Today, gaming isn’t reserved to a certain group of in-jokes and its own rituals, neither is it represented by any real community and the industry lacks the new, thick substance it possessed in those earlier years. There are still great events out there organised so people with the same weirdness threshold can discuss newest releases, dress up as anime characters and bond through killing each other (on Xbox, of course). Nevertheless, though these groups are certainly not shrinking, their quality is. I’d even risk going as far as saying that because the industry is globalising and commercialising like everything else, the advance of technologies and graphics may be growing, but the class of story-telling is contracting. To game enterprises, and most importantly, to those financing the game enterprises, we have become just another target, a clientele with average needs, average expectations and average budgets they are aiming for and ticking off on the planning sheets. We are a marketing target worth big bucks – everything about our needs is estimated and every new project is optimised to suit these needs. The problem here is that never, ever can you attempt to please everybody without creating something deprived of that little, special word – magic.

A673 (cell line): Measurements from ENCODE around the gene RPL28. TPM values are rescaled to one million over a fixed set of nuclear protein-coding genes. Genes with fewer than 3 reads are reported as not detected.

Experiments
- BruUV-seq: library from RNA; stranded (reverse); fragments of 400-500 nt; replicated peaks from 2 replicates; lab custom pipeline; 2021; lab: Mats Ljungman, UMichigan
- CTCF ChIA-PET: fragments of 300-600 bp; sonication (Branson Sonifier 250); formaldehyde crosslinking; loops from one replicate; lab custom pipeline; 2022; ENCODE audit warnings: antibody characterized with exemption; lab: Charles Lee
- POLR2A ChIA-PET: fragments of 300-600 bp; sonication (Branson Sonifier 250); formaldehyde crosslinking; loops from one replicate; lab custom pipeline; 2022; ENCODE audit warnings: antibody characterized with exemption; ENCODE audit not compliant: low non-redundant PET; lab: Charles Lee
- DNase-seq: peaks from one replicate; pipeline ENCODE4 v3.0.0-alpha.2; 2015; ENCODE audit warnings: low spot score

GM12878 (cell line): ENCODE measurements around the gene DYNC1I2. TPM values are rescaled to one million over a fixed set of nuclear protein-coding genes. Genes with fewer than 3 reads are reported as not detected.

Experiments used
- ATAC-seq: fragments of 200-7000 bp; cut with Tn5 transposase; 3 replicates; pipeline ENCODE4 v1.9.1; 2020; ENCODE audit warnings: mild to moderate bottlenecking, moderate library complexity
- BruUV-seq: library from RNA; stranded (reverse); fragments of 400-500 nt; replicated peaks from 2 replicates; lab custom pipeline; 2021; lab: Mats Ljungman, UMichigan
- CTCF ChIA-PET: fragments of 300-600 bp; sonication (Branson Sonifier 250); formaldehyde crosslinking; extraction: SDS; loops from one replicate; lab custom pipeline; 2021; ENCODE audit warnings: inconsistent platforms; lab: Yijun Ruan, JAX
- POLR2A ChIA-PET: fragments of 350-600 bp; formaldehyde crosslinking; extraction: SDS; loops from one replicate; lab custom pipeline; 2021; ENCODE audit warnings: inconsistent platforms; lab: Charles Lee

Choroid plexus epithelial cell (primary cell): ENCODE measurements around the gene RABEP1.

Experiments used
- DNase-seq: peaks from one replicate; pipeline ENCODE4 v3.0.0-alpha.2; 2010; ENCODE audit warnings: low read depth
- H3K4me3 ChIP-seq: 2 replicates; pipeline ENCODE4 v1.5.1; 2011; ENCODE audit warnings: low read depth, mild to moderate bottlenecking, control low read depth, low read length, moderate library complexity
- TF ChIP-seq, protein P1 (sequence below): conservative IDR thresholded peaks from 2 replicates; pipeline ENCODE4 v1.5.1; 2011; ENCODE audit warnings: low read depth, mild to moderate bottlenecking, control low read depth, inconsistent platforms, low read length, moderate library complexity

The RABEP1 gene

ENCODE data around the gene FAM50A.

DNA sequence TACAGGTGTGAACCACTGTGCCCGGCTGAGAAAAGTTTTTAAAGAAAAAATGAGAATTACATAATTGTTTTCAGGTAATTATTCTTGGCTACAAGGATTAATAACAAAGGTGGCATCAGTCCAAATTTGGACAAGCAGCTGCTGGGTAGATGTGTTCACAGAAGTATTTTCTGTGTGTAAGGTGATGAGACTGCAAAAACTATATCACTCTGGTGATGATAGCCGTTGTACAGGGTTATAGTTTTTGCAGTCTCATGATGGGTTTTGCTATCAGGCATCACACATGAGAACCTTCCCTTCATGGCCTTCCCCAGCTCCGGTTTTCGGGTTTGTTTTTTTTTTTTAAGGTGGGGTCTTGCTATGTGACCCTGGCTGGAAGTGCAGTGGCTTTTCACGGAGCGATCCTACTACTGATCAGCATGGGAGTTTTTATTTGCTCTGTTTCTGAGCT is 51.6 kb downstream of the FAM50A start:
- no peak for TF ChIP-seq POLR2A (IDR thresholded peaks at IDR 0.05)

5. And if the monopoly falls…
Imagine you only have one grocery shop in your town – and that you cannot travel anywhere else for your food. The very restriction and loss of variety would drive you mad and your fridge quite empty, but the real bad news would approach if the shop was to declare being penniless and the restriction rules would still apply. The only thing left to do would be to dig out the rosary beads and give out rations.
Hopefully, we will never have to face this problem in Europe or America as we have enough food in those regions to feed the starving nations three times over – or at least, much more food than we sensibly need. Meanwhile, we are already under such restrictions in other areas – as the recession progresses, more and more business juggernauts announce bankruptcy, many of which own large companies which, in the meantime, own smaller firms, and so on. This is a pattern incredibly difficult to change as the long history of capitalism with decades and decades of tradition behind it assumed such structure for maximum profit – it’s also quite destructive at worst and monothematic at best. Even if we are not in danger of a fall of the gaming empire anytime soon as it’s an industry worth billions and millions, one that wouldn’t be easily allowed into ruin, the dictatorship makes us completely cut off from having any influence on today’s quality of products, even though they are made with our money. In the future, we may be facing major quality issues, both from distributors and creators.
But of course, we may be facing them already.